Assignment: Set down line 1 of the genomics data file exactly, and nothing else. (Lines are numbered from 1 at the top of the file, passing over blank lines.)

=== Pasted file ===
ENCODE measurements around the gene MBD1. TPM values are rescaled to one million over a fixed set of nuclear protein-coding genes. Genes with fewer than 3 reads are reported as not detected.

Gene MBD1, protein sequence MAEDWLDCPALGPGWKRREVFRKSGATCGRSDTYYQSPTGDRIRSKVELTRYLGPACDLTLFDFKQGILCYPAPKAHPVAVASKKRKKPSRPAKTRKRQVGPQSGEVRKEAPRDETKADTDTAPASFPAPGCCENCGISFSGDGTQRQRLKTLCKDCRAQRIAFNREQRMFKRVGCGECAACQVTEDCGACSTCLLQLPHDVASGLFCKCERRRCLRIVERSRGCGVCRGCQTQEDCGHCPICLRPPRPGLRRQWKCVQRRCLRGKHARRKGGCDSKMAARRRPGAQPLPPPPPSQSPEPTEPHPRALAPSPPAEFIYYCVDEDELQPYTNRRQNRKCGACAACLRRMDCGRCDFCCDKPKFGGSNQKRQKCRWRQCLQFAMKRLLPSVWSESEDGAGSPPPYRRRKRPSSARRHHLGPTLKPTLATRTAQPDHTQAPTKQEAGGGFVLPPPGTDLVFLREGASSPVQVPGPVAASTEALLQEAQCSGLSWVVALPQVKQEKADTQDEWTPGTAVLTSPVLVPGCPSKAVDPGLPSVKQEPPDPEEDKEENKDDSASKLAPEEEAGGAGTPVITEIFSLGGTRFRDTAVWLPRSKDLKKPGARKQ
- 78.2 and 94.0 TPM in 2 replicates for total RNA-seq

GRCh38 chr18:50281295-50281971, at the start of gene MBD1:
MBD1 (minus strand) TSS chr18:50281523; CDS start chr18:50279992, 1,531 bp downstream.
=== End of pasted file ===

ENCODE measurements around the gene MBD1. TPM values are rescaled to one million over a fixed set of nuclear protein-coding genes. Genes with fewer than 3 reads are reported as not detected.